A Wicked War: Polk, Clay, Lincoln, and the 1846 U.S. Invasion of Mexico. By Amy S. Greenberg. Knopf, 2012, 344 pp. $30.00 (paper, $16.95).

Every country sooner or later confronts the sins of its past, though rarely all at once. In recent decades, historians of the United States have revealed and explored the sins of American imperialism, recounting in detail Washington’s interventions in Latin America, Southeast Asia, and the Middle East. Yet they have largely overlooked American meddling in Mexico. Consequently, few in the United States recognize that the Mexican-American War (1846–48) was Washington’s first major imperialist venture. Fewer still would understand why future U.S. President Ulysses S. Grant, who fought in Mexico as a lieutenant in the U.S. Army, would come to see it as the country’s most “wicked war.”

For Mexicans, the war was a national catastrophe. Their sense of depression receded nearly 20 years later, when Mex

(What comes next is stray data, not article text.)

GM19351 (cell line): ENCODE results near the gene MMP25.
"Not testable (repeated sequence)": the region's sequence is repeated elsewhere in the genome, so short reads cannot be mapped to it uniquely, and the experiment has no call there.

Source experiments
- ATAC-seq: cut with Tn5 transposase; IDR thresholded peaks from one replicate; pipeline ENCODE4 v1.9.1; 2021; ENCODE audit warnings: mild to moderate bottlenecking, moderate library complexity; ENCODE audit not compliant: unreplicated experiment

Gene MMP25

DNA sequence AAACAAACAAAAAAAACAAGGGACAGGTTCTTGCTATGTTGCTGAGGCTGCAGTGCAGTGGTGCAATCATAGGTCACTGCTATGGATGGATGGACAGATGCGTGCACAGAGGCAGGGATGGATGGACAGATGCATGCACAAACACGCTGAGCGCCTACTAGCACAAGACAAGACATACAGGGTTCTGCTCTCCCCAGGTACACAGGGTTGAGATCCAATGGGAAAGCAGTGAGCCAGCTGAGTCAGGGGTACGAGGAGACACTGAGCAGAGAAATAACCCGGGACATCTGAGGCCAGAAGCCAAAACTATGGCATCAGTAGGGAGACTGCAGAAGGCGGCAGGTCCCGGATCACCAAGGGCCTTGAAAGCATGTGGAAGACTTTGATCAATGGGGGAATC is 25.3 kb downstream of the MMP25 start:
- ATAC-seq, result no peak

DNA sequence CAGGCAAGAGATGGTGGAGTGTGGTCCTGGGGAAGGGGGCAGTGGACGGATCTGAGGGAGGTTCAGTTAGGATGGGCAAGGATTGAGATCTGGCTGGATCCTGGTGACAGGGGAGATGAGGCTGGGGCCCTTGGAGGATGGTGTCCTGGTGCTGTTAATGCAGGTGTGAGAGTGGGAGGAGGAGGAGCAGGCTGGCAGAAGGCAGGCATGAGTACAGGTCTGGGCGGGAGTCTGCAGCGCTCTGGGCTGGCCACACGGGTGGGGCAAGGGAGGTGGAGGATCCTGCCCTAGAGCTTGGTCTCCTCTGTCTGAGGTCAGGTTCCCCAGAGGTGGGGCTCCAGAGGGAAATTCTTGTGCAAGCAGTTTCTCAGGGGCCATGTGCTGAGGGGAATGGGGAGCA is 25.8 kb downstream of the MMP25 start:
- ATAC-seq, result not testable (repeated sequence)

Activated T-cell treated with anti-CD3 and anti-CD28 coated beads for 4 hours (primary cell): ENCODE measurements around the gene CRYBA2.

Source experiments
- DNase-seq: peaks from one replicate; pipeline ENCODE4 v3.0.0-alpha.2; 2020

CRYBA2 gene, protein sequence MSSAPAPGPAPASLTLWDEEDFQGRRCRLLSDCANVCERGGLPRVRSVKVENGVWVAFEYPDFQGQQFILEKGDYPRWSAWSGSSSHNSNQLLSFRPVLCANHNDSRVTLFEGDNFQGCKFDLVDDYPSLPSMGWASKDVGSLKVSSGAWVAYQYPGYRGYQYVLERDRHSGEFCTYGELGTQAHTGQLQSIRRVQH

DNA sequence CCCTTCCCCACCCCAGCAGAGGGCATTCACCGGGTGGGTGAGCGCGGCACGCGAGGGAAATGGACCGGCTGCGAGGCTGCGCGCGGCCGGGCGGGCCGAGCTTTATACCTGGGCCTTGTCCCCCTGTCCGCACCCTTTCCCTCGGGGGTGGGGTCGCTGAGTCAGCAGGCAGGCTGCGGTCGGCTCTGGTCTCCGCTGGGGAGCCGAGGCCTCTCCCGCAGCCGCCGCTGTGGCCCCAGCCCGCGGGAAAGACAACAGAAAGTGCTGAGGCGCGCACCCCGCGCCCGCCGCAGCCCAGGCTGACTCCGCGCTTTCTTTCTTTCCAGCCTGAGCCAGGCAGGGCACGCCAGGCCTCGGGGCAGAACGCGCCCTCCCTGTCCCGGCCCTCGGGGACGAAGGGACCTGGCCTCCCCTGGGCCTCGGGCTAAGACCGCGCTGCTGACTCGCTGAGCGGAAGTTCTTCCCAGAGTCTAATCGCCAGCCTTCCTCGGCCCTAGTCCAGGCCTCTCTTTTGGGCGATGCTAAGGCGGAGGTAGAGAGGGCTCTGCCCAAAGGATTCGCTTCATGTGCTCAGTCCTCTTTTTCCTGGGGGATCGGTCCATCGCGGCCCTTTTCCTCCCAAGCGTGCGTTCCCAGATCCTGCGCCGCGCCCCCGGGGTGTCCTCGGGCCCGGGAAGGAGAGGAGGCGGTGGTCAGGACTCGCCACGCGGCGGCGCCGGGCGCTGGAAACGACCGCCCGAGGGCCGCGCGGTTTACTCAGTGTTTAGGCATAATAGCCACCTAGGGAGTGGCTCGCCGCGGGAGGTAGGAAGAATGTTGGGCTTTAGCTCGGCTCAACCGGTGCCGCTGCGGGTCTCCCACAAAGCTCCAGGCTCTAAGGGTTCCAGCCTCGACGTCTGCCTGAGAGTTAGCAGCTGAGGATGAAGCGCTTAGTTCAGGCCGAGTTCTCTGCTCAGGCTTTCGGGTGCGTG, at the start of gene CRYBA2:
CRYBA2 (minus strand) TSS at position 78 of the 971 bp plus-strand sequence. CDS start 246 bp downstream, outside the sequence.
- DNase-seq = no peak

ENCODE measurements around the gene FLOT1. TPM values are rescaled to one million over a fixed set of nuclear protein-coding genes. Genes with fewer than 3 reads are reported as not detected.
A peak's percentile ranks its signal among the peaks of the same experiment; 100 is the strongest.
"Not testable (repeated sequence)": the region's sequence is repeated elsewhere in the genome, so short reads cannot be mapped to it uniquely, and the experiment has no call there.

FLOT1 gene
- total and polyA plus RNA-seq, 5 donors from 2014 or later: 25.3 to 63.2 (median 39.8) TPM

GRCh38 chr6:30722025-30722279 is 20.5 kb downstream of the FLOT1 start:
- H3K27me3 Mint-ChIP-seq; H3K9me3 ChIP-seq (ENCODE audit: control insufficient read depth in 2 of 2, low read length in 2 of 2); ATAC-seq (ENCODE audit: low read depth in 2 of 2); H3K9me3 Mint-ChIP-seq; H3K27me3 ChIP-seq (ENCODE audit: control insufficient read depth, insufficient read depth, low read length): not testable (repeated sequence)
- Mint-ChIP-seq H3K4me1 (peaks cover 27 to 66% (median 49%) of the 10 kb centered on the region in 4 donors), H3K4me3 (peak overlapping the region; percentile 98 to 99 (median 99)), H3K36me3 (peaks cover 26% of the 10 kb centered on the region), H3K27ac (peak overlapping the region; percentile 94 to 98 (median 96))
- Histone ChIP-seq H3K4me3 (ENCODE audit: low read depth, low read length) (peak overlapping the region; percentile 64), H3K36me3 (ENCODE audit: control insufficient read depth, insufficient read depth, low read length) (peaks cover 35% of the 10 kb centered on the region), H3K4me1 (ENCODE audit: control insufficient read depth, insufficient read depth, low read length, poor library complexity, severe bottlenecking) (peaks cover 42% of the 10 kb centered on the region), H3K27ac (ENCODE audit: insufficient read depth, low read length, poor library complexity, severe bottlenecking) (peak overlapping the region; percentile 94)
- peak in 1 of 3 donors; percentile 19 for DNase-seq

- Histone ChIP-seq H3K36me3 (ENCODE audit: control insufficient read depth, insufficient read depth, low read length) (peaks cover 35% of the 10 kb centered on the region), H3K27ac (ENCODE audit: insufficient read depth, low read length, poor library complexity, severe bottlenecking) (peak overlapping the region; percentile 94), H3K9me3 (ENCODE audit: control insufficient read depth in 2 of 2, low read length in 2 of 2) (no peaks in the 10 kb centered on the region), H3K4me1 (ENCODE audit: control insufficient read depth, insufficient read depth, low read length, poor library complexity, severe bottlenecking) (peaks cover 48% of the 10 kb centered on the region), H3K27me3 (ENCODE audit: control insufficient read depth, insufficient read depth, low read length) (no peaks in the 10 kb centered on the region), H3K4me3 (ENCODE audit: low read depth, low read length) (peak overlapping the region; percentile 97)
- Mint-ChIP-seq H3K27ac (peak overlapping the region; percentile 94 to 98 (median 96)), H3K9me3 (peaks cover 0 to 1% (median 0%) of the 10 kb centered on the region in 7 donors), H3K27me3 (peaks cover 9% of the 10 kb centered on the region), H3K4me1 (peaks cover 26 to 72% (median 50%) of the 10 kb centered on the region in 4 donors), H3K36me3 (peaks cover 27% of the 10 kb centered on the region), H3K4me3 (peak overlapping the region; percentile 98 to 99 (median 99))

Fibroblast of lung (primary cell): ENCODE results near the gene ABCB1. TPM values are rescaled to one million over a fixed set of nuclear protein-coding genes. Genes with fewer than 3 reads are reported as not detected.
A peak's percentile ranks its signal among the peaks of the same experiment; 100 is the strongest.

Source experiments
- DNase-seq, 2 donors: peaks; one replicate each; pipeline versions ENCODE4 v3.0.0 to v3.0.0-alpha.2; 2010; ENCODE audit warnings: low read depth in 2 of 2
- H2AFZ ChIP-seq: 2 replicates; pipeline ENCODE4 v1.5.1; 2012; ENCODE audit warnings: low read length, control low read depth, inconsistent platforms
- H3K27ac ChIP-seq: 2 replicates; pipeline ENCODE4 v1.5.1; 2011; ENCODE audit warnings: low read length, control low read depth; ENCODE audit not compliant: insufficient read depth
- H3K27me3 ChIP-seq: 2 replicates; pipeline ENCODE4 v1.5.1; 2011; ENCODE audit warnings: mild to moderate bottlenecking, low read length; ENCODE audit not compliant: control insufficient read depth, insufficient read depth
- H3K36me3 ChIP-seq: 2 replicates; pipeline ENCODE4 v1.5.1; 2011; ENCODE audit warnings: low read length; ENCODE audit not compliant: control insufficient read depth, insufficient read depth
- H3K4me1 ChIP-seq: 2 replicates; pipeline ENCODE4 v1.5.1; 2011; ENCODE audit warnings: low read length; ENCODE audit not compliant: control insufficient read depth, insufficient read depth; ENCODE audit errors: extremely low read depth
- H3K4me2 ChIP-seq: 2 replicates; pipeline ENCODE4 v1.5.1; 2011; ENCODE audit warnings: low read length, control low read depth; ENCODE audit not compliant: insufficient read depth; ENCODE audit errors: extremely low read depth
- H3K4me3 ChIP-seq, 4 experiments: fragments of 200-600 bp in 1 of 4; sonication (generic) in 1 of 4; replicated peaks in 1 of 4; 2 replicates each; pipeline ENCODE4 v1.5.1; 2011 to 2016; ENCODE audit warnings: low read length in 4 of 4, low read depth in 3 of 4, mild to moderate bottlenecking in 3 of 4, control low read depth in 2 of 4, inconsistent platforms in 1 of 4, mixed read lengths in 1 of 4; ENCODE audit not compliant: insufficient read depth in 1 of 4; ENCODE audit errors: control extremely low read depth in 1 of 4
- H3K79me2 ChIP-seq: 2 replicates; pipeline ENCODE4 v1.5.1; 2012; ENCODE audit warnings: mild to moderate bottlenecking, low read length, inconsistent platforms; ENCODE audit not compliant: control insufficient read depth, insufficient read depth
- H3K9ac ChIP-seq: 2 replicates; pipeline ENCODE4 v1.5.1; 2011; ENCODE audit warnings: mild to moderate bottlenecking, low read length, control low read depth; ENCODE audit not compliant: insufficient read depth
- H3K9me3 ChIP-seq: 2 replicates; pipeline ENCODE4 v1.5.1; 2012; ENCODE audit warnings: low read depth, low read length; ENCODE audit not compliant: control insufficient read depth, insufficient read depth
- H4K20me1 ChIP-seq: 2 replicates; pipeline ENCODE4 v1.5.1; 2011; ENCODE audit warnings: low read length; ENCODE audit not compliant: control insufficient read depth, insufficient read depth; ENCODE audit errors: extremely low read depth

ican forces fought off a second foreign occupation by France under Napoleon III. Yet the U.S. invasion was too harrowing to forget. It became institutionalized in national myth: in the heroic legend of the Niños Héroes, the boy martyrs of the war’s final battle, at Chapultepec; in the many monuments at the sites of major battles; and in the museums that house relics of the Mexican resistance. Today, one still sees traces of the war in the defensive and distrustful character of Mexican nationalism. For more than a century and a half, Mexico has remained deeply suspicious of its northern “gringo” neighbors, who might yet seize another slice of territory at a moment’s notice.


In recent decades, a number of worthwhile books have been published, in both Mexico and the United States, on various aspects of the war. Most, however, have been intended for academic audiences. Greenberg’s is the first that offers the kind of narrative history that, with sensitivity and balance, introduces the general reader to this remote and largely forgotten drama. It does so by telling the story of the war through the lives of a selection of Americans whose careers it shaped, including U.S. President James Polk, the once and future U.S. senator Henry Clay, and then U.S. Congressman Abraham Lincoln. In Polk, Greenberg identifies an ideology of national supremacy that led to the outbreak of war and shaped its course; through her portrayal of Clay and Lincoln, she gives voice to the war’s opponents.